Wednesday, April 01, 2009

Review: Lake Overturn by Vestal McIntyre

Vestal McIntyre
Lake Overturn

Published by HarperCollins

Reviewed by Eric Karl Anderson

Many liberal Americans and citizens of the wider world might view the rural Pacific Northwest as a cultural wasteland, politically red states to fly over on your way to California. This is reflected in literature and films which often focus exclusively on the anxieties and tribulations of people who live in the coastal regions. Yet, Vestal McIntyre writes about a group of superficially-ordinary people from one such fictional town ‘Eula, Idaho’ in a way that is vivid, exciting and profoundly moving. The novel follows their lives over the course of a year in the mid-80s. The author shows impressive versatility writing about the perspectives of male and female Eula citizens from a variety of races, ages, religions and social classes. Central to the book are Lina, a Catholic housecleaner and single mother who tentatively begins an affair with a married man; her two sons Jesus, a teenager who mostly grew up in a wealthy white foster family, and Enrique; Connie, another single mother who is a devoted Christian that struggles to form a bond with her eccentric special son Gene; and Wanda, a young woman with an occasional drug habit who is determined to become a birth mother to a couple who can’t conceive a child. Each of the characters encounters a number of personal challenges which cause their perspectives of the world to shift over the course of the novel.

Enrique is the character who probably grows and changes the most throughout the story. A cerebral adolescent boy of Mexican heritage, he navigates his emerging homosexual feelings in a way that feels original and real. The author writes intelligently about this period of a boy’s life when developmental changes occur so rapidly that he turns from a persecuted “faggot” to a bitter solitary individual to a handsome socially-ambitious teenager who plays a sexual prank on a girl he would rather befriend. His erotic fantasies also quickly shift as he shares a perplexing intimate moment with his friend, is beaten up by a bully and encounters men in a bus station’s public bathroom. The descriptions of his slow sexual maturation speak honestly about the complex way our sexuality evolves and changes with the interplay of fantasy and reality. Enrique also maintains a dialogue with an unusual imaginary friend and is quick to eschew his closest friends as his values and desires adjust in line with his evolving understanding of himself.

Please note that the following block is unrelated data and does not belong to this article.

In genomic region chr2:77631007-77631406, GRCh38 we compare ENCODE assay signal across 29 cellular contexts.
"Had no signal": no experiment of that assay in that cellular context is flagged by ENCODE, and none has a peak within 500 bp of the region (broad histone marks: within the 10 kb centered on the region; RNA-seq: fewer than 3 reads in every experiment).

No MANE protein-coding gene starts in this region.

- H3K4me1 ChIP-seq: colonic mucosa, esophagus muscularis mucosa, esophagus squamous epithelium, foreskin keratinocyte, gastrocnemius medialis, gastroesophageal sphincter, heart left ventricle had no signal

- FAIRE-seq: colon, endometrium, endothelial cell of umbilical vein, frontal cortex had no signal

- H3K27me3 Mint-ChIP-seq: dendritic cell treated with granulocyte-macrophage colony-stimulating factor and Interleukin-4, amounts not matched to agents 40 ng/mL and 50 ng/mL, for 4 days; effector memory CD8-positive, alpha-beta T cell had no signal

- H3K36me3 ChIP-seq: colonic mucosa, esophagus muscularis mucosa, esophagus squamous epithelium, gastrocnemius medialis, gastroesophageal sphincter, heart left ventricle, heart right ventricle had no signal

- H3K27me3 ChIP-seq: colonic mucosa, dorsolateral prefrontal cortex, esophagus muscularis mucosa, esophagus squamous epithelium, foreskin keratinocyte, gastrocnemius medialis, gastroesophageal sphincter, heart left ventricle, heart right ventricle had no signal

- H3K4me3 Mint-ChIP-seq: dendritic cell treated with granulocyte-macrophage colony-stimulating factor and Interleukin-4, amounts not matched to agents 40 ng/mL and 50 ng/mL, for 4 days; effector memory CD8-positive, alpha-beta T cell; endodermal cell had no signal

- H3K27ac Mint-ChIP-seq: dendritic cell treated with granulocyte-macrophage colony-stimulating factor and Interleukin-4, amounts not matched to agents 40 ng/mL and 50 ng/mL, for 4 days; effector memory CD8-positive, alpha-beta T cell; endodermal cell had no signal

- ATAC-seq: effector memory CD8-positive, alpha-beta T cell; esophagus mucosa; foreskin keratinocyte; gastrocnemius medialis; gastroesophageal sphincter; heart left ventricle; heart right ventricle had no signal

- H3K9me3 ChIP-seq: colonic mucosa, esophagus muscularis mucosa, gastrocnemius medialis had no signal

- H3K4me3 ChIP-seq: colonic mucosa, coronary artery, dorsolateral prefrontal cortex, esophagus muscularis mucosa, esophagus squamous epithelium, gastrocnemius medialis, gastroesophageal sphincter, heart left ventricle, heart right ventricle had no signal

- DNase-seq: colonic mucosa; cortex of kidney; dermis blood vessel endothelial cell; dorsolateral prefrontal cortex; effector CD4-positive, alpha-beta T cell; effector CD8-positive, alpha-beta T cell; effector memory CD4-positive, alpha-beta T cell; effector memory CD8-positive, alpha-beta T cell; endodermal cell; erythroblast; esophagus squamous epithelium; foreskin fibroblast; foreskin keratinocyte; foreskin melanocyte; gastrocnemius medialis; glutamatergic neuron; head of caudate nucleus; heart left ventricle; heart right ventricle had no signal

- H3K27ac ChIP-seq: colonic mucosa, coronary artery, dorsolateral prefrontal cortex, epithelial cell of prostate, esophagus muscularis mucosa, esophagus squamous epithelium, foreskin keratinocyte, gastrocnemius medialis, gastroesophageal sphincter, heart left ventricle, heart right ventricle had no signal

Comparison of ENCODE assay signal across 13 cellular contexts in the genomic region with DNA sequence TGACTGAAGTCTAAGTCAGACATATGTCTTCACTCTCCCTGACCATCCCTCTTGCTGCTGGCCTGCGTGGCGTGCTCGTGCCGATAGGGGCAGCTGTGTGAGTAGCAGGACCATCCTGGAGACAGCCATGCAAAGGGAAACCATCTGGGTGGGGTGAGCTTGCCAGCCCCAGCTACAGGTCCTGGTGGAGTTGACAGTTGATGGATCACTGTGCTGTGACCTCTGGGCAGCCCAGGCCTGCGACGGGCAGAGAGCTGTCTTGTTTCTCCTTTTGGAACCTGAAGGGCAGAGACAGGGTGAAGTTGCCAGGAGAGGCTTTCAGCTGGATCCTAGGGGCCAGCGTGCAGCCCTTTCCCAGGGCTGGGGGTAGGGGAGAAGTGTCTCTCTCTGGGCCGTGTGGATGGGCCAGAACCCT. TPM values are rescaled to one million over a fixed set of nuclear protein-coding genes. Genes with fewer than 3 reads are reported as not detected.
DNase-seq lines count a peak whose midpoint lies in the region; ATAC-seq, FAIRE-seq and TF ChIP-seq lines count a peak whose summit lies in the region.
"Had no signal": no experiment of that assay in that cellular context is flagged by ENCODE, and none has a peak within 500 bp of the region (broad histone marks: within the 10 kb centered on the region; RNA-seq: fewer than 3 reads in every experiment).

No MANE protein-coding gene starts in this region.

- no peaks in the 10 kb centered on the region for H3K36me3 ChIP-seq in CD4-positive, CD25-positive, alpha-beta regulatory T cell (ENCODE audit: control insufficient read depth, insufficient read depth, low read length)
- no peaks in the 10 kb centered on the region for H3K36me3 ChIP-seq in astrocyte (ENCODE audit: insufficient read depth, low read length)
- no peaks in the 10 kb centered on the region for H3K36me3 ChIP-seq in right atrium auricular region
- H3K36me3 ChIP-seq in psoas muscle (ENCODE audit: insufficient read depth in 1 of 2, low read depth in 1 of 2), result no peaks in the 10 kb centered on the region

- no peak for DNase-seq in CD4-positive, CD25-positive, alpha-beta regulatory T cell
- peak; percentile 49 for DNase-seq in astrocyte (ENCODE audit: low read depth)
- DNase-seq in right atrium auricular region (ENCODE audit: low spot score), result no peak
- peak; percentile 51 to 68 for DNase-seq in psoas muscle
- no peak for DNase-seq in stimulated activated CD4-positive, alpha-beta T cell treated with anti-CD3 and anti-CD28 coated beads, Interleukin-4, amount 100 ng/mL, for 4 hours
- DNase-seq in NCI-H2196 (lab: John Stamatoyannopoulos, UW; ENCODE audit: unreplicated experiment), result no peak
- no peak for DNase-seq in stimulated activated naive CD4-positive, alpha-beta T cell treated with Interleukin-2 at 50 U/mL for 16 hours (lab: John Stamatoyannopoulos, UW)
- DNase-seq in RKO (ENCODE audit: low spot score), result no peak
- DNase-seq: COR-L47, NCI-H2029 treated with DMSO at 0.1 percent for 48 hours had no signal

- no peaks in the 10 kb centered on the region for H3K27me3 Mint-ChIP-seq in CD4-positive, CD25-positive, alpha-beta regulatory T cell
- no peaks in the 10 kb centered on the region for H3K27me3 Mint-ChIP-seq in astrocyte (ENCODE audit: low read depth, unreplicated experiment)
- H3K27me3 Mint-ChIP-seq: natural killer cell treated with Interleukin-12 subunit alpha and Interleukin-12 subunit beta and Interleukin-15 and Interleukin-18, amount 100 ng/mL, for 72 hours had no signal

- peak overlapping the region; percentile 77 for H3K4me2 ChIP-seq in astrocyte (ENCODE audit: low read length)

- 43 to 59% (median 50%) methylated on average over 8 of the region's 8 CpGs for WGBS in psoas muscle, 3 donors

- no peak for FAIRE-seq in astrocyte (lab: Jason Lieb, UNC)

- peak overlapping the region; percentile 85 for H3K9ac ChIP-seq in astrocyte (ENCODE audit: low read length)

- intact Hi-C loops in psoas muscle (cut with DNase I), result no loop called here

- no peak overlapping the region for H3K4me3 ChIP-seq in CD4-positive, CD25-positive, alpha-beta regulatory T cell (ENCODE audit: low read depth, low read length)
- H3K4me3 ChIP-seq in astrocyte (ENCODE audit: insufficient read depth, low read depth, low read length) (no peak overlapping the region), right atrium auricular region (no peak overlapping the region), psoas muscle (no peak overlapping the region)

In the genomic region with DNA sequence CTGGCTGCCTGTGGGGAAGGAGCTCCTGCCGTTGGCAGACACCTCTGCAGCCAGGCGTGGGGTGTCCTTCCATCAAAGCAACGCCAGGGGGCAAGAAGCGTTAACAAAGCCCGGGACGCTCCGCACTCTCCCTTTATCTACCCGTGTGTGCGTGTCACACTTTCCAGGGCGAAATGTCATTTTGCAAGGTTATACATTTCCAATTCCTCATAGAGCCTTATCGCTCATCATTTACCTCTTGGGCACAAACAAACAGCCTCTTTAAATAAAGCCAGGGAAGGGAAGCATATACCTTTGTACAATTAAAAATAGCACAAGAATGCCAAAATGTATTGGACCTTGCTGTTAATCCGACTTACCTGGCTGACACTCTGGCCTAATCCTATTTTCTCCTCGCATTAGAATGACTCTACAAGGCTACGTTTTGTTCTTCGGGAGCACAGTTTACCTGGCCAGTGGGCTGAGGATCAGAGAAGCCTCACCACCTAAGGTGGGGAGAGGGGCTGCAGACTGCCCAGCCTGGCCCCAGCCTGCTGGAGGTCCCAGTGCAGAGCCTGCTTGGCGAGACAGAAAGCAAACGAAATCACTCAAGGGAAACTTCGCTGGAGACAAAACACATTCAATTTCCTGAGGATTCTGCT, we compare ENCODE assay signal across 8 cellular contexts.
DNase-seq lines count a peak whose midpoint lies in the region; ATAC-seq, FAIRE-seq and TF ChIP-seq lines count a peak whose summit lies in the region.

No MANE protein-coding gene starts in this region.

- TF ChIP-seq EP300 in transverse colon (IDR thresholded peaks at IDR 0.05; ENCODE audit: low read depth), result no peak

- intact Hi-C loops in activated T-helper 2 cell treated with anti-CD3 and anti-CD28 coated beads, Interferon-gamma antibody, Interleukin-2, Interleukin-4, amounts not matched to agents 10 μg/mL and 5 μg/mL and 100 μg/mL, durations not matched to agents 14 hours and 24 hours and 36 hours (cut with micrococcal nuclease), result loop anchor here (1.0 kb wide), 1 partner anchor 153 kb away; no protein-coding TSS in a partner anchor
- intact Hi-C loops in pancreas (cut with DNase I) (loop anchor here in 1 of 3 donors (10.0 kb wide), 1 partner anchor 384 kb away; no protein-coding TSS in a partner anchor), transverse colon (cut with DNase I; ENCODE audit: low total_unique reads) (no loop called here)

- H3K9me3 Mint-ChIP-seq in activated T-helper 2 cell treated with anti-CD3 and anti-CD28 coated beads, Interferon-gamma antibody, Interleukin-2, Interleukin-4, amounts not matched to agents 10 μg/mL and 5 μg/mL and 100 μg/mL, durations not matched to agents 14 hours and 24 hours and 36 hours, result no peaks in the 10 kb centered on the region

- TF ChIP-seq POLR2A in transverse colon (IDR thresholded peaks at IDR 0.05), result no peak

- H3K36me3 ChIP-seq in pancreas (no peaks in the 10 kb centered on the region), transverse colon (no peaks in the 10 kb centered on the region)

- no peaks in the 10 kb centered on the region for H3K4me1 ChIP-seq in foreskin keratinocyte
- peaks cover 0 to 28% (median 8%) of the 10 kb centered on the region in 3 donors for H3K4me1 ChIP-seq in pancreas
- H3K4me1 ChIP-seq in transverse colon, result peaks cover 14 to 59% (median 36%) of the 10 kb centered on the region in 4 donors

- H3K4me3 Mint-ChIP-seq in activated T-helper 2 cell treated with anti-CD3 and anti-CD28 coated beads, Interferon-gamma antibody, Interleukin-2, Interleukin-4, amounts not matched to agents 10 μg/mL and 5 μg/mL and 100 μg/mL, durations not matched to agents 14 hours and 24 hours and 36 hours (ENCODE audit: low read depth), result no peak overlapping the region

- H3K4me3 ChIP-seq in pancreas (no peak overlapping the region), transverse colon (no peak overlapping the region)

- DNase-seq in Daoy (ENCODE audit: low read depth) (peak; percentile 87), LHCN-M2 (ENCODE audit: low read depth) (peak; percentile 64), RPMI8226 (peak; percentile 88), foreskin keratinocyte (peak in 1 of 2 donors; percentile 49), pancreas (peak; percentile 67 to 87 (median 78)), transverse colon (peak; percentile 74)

But equally compelling are the bitter struggles Connie experiences in her literal interpretation of the bible. Rather than fall into using caricature or making judgements about this character, the author treats her beliefs with a great deal of respect and puts forth a number of compelling theological arguments concerning dilemmas in Christian beliefs. We are able to see through the eyes of Connie and the wider community who dismiss Wanda. Yet, we are also given a sharp look at her strong inner life as she optimistically hopes to abandon her drug use. We are shown how she wishes to assist in the propagation of a child as a way of completing a family that has a chance at happiness denied to her own. Her struggle is bitterly heart-felt. There are also a host of minor characters whose lives are sensitively explored in passages which may be briefer, but are equally compelling and meaningful. These characters are above all individuals who defy being moulded into stereotypes.

The novel is structured like a scientific experiment as Enrique is working on a science project focusing on a deathly natural phenomenon called Lake Overturn for an annual fair. This is a natural disaster that killed all the inhabitants of an African village by suddenly blanketing them in carbon dioxide and instantly suffocating them. Though the event occurred across the globe, it looms over the novel ominously pointing to the fragility of the lives of these characters. The Idaho environment, rural and ragged as it is, is described in beautifully refined prose that show how the identities of the individuals who inhabit it are entwined in its landscape. In chapter after chapter, McIntyre saturates you with an engrossing amount of detail and is able to end sections of the book on a note so startling and poignant that it feels as if the breath has been knocked out of you.

Eric Karl Anderson is author of the novel Enough and has published work in various publications such as The Ontario Review, Harrington Gay Men’s Fiction Quarterly, Blithe House Quarterly and the anthologies From Boys to Men and Between Men 2.



At 9:59 AM, Blogger Tim said...

Fantastic review! I've ordered a copy, can't wait to read it.


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